According to Springsteen, Right Brain is unique among local breweries as it has a spacious facility capable of storing tens of thousands of cans for long periods of time. But he’s worried the situation could prove unsustainable for smaller players in the region – either with less square footage or less liquidity. It’s an issue that has Springsteen wondering if it’s time to form an alliance where local brewers share the investment in buying cans or other key consumables.
“I’m just wondering if at some point we should all put our heads together and say, ‘Hey, let’s go in and do this together; let’s buy some containers and share them,’” Springsteen explains. “Right now we can do it ourselves. But we’ve talked about buying a few cans and then selling them to local breweries when they need them – especially when I’m forced to buy so many cans and sit on them.”
That idea of finding new ways to collaborate was a topic Springsteen wanted to address with fellow brewers this week at Michigan’s 2022 Great Beer State Conference & Trade Show, held Wednesday through Friday at the Grand Traverse Resorts and Spa.
Meanwhile, due to can shortages — coupled with soaring prices for everything from malted barley to cardboard — Springsteen has forecast a noticeable shift in beer prices: “You’re going to see $1 to $2, a six-pack. And all along the line, right down to your big breweries.”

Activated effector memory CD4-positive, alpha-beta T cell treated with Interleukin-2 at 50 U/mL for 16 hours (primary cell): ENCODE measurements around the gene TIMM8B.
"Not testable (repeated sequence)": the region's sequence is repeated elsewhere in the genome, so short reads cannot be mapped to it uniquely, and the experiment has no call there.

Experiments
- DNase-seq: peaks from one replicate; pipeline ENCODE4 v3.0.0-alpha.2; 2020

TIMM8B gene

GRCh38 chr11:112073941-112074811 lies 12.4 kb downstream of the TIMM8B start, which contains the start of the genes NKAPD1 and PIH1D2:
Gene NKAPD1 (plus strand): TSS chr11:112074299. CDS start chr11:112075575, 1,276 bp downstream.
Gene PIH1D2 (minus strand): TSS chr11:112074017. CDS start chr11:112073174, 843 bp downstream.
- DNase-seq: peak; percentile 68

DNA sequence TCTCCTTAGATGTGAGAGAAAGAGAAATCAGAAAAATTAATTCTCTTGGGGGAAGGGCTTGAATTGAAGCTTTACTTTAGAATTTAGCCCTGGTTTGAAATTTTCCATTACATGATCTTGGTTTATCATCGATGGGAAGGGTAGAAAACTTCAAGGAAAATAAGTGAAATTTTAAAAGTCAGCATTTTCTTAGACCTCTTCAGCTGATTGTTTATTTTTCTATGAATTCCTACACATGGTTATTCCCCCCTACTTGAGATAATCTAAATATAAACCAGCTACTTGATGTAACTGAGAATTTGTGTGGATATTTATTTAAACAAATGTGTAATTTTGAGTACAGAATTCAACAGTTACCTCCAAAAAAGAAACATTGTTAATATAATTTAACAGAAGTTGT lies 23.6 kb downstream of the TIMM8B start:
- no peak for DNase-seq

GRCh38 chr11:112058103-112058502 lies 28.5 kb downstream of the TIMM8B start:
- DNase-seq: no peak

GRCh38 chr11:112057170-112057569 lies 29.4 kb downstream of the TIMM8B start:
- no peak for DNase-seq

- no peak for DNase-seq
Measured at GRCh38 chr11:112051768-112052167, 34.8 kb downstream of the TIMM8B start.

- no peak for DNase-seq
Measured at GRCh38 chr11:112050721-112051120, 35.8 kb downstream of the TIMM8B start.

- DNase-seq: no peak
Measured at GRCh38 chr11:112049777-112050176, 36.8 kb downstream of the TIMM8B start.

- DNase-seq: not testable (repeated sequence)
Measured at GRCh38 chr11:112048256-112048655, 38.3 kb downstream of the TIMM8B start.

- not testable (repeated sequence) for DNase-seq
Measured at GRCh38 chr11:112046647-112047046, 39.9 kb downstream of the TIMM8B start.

Newman-Bale agrees, estimating a 6 to 10 per cent price increase for most packaged beers. He even advises beer lovers to stock up on their favorites — not only because prices are going up, but because availability could be impacted. In addition to can shortages, Short’s has struggled to source key ingredients for signature beers such as Soft Parade.
“We’re a fruit-heavy brewery and the fruit growing season has been terrible this year,” says Newman-Bale. “High temperatures in the Pacific Northwest have destroyed much of the summer berry crop. Sometimes we pay five times as much now [for those ingredients] than last year, and a few months ago there was a time when we just couldn’t get fruit, at any price. Due to such issues, there will be delays in manufacturing; You will see empty shelves; and you will see pricing and availability impact. If you have a specific beer that is all you want to drink, I would suggest stocking it up a little more than normal.”
While beer is likely to be hit the hardest by the supply chain disruptions, other local craft drinks could also see price spikes. Take wine and spirits, which could be impacted by global glass sourcing difficulties. Grand Traverse Distillery founder Kent Rabish says almost all specialty distilleries – including his own – source their bottles from Europe because no local producer can match the quality of the glass. But this part of the business has been stalled lately due to the cost of freight.
“It was abysmal to get shipping,” explains Rabish. “We get huge surcharges. Our bottles come over from France and you get over $20,000 extra for a 40ft glass container.”
While there’s a common understanding in the beer world that supply chain issues will require price hikes, Rabish says pricing in the spirits community — particularly for premium vodka — is more of a chicken game.
“Unfortunately, our prices in the market haven’t changed since 2007,” says Rabish. “If you go into the premium vodka section and you see Gray Goose, Belvedere and Chopin, their prices are still hanging at $29.99, which is the same price I started with in 2007. Everyone is afraid of being the first to stick their head up to raise prices. So, over the years, the vodka line’s profits have fallen. But I’m also scared to go up to $33 and have my head cut off because people are going to look at it and say, “Well, the hell with that; I just move on to the next premium brand.”